Tuesday, January 11, 2011

Testimony of Melanie

With every person we teach, I feel I am finding more and more that what and how I teach is not always the most important thing.  I love the verse in the Doctrine and Covenants 42: 14 “And the Spirit shall be given unto you by the prayer of faith; and if ye receive not the Spirit ye shall not teach.”  It is the Spirit that is the real teacher.  We need to have it as missionaries, and the investigators need to take time to find it themselves.  In order to understand the fruit of the gospel, it is important to get beyond the peel, but really get into the fruit so we can taste it for ourselves.  So we can see the fruit and the blessings of it in our lives.  Melanie is one person who we were recently able to meet and work with a little.  I feel she was able to see the truth as she took the time to delve into the gospel and taste the fruit for herself.  She was recently baptized just before Christmas, and she was kind enough to let me publish her testimony below.  This is one she wrote just before she was baptized.

Friday, January 7, 2011

♫ ♪ Getting To Know You ♪ ♫

I talked in an earlier post about how often here at the MTC I am able to reconnect with friends and acquaintances.  Another blessing of serving here is the new people I am able to meet and the new friends I am able to make.  I do feel very blessed as I have met so many different people.  One thing I have found interesting is how much my perception of people change as I get to know them better.  It often is not until we get to know each other that our personalities come out and we learn more truly the character of the person.  In the same way, I have noticed how much this applies when talking about the Gospel and Jesus Christ.  We cannot truly know how good it is until we are able to try it for ourselves.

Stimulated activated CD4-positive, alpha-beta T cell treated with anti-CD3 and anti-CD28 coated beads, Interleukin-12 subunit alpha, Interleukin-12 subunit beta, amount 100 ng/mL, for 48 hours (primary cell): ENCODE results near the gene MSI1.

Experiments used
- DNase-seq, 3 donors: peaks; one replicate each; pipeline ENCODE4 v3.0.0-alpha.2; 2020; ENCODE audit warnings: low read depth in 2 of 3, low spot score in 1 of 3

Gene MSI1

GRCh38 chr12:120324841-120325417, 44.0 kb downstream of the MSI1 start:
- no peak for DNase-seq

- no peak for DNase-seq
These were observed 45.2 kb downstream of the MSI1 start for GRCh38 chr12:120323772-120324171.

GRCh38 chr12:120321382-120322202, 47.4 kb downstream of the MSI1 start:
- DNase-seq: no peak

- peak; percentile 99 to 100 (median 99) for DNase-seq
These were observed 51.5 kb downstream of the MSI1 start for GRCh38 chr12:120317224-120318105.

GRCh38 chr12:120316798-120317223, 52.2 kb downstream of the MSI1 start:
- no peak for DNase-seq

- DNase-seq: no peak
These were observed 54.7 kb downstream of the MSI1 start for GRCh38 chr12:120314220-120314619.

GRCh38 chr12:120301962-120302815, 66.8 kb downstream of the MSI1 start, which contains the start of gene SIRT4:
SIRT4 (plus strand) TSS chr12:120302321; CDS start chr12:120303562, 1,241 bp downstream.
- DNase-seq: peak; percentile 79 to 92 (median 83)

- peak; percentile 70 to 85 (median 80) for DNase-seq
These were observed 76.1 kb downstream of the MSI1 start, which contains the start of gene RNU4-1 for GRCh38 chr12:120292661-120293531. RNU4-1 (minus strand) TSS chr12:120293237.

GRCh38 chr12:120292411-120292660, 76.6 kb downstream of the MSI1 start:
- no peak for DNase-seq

Jesus Christ is the Son of God, the Savior and Redeemer of the World, a perfect being.  But yet, Isaiah describes him like this;

“He is despised and rejected of men; a man of sorrows, and acquainted with grief: and we hid as it were our faces from him; he was despised, and we esteemed him not.  Surely he hath borne our griefs, and carried our sorrows; yet we did esteem him stricken, smitten of God and afflicted.  But he was wounded for our transgressions, he was bruised for our iniquities; the chastisement of our peace was upon him; and with his stripes we are healed.  All we like sheep have gone astray; we have turned every one to his own way; and the Lord hath laid on him the iniquity of us all” -Isaiah 53: 3-5

Christ being the epitome of good was certainly not recognized as being such.  These verses cause me to ponder very much, “How is it that the people could have rejected Jesus Christ?  With the miracles He performed and with the good He was able to do, how could people reject Him?  After all, He healed all the sick and afflicted who came to Him, He walked on water, and He raised the dead.  Jesus Christ was certainly one person who was misunderstood.    Maybe a little more unsettling is Isaiah’s prophecy that “all we like sheep have gone astray.”  How can we be sure we are following Christ, how can we know we have accepted Him?  It is these last questions which I wish to answer now.